This segment shows a beautiful prominence eruption on January 10, 2013.
A solar prominence (also known as a filament when viewed against the solar disk) is a large, bright feature extending outward from the Sun’s surface. Prominences are anchored to the Sun’s surface in the photosphere, and extend outwards into the Sun’s hot outer atmosphere, called the corona. A prominence forms over timescales of about a day, and stable prominences may persist in the corona for several months, looping hundreds of thousands of miles into space. Scientists are still researching how and why prominences are formed.
The red-glowing looped material is plasma, a hot gas comprised of electrically charged hydrogen and helium. The prominence plasma flows along a tangled and twisted structure of magnetic fields generated by the sun’s internal dynamo. An erupting prominence occurs when such a structure becomes unstable and bursts outward, releasing the plasma.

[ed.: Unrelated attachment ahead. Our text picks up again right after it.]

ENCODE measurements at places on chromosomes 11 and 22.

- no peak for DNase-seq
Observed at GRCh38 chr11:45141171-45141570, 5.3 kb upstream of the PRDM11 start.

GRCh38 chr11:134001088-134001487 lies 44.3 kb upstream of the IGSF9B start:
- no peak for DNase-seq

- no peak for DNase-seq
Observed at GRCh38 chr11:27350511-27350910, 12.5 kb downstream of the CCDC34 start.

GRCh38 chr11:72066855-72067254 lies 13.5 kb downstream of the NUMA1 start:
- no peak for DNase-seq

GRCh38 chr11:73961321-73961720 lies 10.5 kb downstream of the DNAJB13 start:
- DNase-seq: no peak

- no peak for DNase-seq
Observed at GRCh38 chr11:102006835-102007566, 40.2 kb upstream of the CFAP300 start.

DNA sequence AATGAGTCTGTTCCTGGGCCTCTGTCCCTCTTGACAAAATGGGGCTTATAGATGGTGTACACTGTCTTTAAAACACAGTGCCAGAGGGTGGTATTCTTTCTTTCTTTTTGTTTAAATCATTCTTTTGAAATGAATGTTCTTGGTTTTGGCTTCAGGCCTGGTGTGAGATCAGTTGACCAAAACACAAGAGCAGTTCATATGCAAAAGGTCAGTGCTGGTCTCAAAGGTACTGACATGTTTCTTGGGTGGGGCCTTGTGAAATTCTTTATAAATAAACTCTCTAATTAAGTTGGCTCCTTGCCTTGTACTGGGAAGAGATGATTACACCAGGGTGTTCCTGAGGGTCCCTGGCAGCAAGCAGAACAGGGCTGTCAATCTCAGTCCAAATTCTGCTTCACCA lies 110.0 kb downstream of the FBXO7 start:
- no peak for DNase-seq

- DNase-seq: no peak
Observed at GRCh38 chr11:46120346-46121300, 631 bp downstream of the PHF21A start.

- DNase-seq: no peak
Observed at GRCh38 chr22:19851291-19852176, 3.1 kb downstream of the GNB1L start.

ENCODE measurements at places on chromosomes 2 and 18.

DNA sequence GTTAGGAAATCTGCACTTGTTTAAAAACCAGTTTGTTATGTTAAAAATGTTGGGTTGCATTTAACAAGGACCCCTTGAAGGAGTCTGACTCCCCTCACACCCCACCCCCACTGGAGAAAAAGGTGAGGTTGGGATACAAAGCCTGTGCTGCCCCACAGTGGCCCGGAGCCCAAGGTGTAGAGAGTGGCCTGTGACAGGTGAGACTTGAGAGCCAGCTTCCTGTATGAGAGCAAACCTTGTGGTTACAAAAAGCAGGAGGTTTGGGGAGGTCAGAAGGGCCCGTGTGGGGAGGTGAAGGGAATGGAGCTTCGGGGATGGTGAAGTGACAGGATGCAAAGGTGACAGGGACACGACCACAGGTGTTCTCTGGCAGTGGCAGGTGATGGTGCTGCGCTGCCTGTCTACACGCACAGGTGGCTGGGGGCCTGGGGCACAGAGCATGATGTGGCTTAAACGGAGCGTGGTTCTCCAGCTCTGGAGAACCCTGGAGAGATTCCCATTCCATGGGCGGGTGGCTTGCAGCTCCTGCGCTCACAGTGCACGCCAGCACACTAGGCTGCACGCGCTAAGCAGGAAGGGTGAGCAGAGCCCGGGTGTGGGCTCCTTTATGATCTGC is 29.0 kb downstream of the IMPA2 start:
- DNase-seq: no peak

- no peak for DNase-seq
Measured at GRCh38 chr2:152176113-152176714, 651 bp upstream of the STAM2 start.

When a prominence erupts, the released material is part of a larger magnetic structure called Coronal Mass Ejections (CMEs). When directed toward Earth, CMEs can interact with our Earth’s magnetic field and trigger a geomagnetic storm, with bright auroras and the potential for disturbance in communications and electrical power networks.
This prominence eruption was not Earth directed.
Credit: NASA SDO